By Katie Lange –
Army Capt. Eli Whiteley was an academic interested in agriculture when World War II consumed the world, but he volunteered for the Army to do his part. In 1944, he led his platoon through a fierce battle in France that killed several Germans and captured dozens more. His leadership and courage despite intense wounds led him to earn the Medal of Honor.
Whiteley was born Dec. 10, 1913, and grew up on his family’s farm near Georgetown, Texas. After high school, Whiteley applied to the Agricultural and Mechanical College of Texas (now Texas A&M University). But, according to the Texas State Historical Association, he was told he needed better grades and more coursework.
Instead, Whiteley took odd jobs to earn money for school and eventually landed a position with the Agricultural Adjustment Administration, a new federal agency.
After six years of work, Whiteley reapplied for college at AMCT and was accepted. Majoring in agriculture, Whiteley took as many courses as he could year-round while working two jobs and participating in ROTC. He graduated in 1941 — in three years — with a Bachelor of Science degree in agronomy. However, since he graduated early, he failed to finish the required courses that would have led to a military commission.
Whiteley then moved to Raleigh, North Carolina, to start his master’s degree at North Carolina State College (now North Carolina State University). But then Pearl Harbor happened, and, according to the Texas State Historical Association, Whiteley volunteered his name to the draft board to be chosen during the next call-up. So, in April 1942, the 28-year-old joined the Army.
After basic training, Whiteley went to Infantry Officers Candidate School to earn his commission. He worked stateside training other recruits and soldiers until November 1944 when he was shipped to Europe as a rifle platoon leader assigned to Company L, 15th Infantry Regiment, 3rd Infantry Division. The unit was in France, where it had begun its push toward Germany.
There was bitter fighting along the way. During a fierce battle in Bennwihr, France, on Dec. 23, 1944, Whiteley’s company lost more than half of its men. As devastating as that was, it was about to get worse.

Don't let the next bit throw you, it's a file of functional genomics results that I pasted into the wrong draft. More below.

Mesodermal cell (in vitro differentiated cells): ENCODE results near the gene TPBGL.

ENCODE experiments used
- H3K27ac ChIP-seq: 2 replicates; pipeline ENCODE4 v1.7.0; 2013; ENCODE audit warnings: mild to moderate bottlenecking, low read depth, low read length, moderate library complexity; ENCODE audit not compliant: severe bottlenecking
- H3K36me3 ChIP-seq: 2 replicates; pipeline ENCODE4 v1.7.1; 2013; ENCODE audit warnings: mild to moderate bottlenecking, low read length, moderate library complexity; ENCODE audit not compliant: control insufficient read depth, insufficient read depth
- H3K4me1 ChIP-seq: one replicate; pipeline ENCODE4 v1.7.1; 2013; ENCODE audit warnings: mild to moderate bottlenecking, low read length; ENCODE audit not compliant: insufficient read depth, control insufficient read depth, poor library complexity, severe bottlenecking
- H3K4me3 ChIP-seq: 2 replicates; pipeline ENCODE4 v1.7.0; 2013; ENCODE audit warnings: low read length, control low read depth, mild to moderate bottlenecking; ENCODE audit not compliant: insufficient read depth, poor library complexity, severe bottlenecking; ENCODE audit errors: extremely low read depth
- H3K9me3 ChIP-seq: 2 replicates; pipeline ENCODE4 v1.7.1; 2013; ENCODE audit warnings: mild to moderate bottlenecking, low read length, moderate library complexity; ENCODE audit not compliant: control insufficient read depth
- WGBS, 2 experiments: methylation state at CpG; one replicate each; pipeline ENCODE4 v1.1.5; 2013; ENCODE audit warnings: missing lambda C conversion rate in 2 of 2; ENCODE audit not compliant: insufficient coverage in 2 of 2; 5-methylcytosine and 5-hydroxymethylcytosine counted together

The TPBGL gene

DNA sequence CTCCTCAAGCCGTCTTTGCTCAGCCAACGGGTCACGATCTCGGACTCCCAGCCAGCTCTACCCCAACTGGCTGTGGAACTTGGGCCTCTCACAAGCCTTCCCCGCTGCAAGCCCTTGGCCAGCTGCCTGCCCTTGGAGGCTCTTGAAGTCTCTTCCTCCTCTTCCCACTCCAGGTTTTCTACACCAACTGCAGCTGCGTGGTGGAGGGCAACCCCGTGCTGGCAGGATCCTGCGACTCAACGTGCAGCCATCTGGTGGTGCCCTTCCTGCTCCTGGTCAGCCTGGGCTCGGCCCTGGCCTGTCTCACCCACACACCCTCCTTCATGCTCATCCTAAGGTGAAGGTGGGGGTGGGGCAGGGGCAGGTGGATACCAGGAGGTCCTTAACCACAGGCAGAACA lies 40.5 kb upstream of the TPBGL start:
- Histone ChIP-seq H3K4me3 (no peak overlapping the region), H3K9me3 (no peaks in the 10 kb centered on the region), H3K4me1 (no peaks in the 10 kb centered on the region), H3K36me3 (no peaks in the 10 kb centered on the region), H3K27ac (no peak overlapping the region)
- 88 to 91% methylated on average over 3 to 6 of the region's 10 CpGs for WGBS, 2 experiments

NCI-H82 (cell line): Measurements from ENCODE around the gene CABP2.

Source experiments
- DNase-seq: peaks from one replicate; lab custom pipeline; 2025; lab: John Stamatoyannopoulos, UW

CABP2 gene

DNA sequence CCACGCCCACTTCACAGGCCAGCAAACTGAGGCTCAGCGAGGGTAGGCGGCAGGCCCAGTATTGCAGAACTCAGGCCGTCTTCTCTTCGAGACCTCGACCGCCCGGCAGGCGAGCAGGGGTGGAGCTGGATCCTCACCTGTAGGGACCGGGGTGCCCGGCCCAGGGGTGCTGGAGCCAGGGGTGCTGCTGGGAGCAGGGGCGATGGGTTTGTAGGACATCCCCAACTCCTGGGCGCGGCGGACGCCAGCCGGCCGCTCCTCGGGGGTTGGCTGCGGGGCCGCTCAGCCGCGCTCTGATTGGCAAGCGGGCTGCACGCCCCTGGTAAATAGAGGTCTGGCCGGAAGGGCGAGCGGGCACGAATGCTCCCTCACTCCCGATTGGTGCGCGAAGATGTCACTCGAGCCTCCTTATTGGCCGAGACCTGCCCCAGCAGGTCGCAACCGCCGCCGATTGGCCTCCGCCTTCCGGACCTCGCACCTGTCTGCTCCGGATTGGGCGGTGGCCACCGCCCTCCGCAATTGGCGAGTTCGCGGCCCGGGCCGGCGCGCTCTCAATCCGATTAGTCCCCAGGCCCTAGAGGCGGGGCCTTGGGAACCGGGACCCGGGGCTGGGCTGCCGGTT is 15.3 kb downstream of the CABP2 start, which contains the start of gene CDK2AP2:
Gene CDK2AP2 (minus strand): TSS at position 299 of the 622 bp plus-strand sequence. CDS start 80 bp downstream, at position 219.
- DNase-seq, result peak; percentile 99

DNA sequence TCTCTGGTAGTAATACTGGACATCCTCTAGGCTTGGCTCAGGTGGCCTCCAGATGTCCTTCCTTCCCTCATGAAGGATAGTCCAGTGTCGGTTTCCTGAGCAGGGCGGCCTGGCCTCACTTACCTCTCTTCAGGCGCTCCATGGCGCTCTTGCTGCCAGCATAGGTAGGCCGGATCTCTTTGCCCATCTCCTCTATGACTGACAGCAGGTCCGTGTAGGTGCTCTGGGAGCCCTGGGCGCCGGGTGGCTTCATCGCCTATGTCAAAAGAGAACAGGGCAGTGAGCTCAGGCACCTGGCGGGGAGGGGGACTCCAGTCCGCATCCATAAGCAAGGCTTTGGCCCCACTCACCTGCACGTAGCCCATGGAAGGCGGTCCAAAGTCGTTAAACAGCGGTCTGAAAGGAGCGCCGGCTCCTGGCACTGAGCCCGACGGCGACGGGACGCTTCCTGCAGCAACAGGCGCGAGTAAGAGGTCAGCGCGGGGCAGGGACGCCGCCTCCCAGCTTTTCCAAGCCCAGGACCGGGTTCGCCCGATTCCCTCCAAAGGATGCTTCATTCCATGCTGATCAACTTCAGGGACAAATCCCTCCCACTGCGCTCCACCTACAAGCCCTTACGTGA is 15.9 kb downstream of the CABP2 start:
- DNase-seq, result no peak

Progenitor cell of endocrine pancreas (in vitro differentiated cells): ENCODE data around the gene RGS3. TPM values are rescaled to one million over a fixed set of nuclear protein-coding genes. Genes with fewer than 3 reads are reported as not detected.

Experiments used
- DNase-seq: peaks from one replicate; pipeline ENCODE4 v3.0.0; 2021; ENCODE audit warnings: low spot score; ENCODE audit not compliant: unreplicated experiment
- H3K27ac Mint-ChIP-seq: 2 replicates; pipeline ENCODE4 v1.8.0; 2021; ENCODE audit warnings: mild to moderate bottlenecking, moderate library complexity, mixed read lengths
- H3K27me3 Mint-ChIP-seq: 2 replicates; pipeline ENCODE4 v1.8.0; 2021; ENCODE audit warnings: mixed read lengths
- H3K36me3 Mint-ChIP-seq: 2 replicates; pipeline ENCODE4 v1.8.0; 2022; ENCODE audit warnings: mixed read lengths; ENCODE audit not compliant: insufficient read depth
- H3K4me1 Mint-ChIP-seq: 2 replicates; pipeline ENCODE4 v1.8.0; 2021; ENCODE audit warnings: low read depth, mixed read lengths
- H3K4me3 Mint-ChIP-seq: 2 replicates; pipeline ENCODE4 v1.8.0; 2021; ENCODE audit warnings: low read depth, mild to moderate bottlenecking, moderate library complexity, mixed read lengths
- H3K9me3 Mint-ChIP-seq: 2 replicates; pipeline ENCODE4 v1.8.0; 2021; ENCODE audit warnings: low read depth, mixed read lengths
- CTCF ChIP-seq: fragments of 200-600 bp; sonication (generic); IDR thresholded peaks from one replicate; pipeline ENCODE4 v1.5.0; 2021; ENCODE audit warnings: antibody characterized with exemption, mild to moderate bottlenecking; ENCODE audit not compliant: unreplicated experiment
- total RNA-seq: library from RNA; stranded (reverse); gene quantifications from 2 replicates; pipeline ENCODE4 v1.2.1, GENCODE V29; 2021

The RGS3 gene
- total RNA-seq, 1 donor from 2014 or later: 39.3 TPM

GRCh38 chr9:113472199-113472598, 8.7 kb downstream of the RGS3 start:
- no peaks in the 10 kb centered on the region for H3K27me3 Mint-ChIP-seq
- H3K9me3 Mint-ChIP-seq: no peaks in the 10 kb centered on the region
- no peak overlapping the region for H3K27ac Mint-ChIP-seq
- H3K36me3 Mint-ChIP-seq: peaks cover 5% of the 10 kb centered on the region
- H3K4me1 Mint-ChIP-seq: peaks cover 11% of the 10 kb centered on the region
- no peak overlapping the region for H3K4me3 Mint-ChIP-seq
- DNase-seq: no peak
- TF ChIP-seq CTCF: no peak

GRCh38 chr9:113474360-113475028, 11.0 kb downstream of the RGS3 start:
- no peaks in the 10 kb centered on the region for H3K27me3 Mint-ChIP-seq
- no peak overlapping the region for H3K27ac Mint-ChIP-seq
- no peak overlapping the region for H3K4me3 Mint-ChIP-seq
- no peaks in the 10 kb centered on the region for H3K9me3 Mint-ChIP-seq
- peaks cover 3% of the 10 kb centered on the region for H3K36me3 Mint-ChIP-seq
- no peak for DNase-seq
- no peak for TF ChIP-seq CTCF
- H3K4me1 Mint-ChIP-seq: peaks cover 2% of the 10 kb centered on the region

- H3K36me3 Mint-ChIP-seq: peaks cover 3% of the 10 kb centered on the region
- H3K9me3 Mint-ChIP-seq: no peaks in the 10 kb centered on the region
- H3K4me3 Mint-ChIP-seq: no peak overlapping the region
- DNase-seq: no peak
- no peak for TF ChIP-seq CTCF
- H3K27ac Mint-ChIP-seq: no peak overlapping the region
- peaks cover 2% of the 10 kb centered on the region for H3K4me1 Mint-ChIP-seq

Victory At All Costs
On Dec. 27, 1944, then-1st Lt. Whiteley was leading his platoon in a brutal campaign that required the men to fight from house to house in the fortress town of Sigolsheim, France.
As he charged alone into a house off a fire-laden street, he suffered serious wounds to his left arm and shoulder, but he still managed to take out the two Germans occupants. Using grenades, he then charged into the next house, killing two more while helping his platoon capture 11 enemy soldiers.
House by house, Whiteley led his platoon as it cleared hostile troops from buildings along the street. By the time they reached a Nazi stronghold, Whiteley’s left arm was completely useless. But he pushed forward anyway, blasting out a wall with a bazooka before charging through a hail of gunfire that followed. He had to wedge his submachine gun under his uninjured arm as he ran into the house through the blast hole, killing five enemy soldiers and forcing the remaining 12 to surrender.
Whiteley continued his attack and was again critically wounded when one of his eyes was pierced by a shell fragment. Despite the intense pain, he yelled for his men to follow him into the next house.
He stayed in the fight as the head of his platoon until medical personnel forced him to evacuate.
All in all, Whiteley’s courage under intense fire led to the death of nine Germans and the capture of 23 more. His leadership during the battle led to an Allied victory that shattered any remaining enemy resistance in the area.
Recovery and Honors
Whitely was evacuated to get medical help. After three months, he was sent back to the U.S. for treatment, which took 18 months and included plastic surgeries and an artificial eye. While he was still in recovery, he was flown to Washington, D.C.
On Aug. 23, 1945, he received the Medal of Honor from President Harry S. Truman during a White House ceremony. His mother and one brother were able to attend; he was also promoted to captain.
Afterward, he returned to the hospital for treatment. It took 18 months for Whiteley to recover. In May 1946, he was discharged from the Army.
Back to Academics
A distinguished war hero, Whiteley returned to North Carolina and finished his master’s degree in 1949. That same year, he married a woman named Anna. The pair had two sons and three daughters.
After earning his degree, Whiteley accepted a job teaching agronomy at his alma mater, the Agricultural and Mechanical College of Texas. He worked there for 30 years as a teacher. He also researched plants and soil management, which helped him earn him a doctorate in soil physics in 1959. Whiteley retired in 1979 and was named a professor emeritus in the Department of Soil and Crop Sciences.
Whiteley remained active in the military community. He was once a post commander at his local American Legion, and he served for a while as the president of the Congressional Medal of Honor Society.
Whiteley died of a heart attack on Dec. 2, 1986. He was buried with full military honors at College Station City Cemetery.
Whiteley’s name lives on at Texas A&M. The Eli Whiteley Memorial Medal of Honor Park was named in his honor. A dormitory was also dedicated in his name. Whiteley’s Medal of Honor is also on loan to the Sam Houston Sanders Corps of Cadets Center on the university’s campus, where it’s currently on display.
This article is part of a weekly series called “Medal of Honor Monday,” in which we highlight one of the more than 3,500 Medal of Honor recipients who have earned the U.S. military’s highest medal for valor.
Source: Department of Defense
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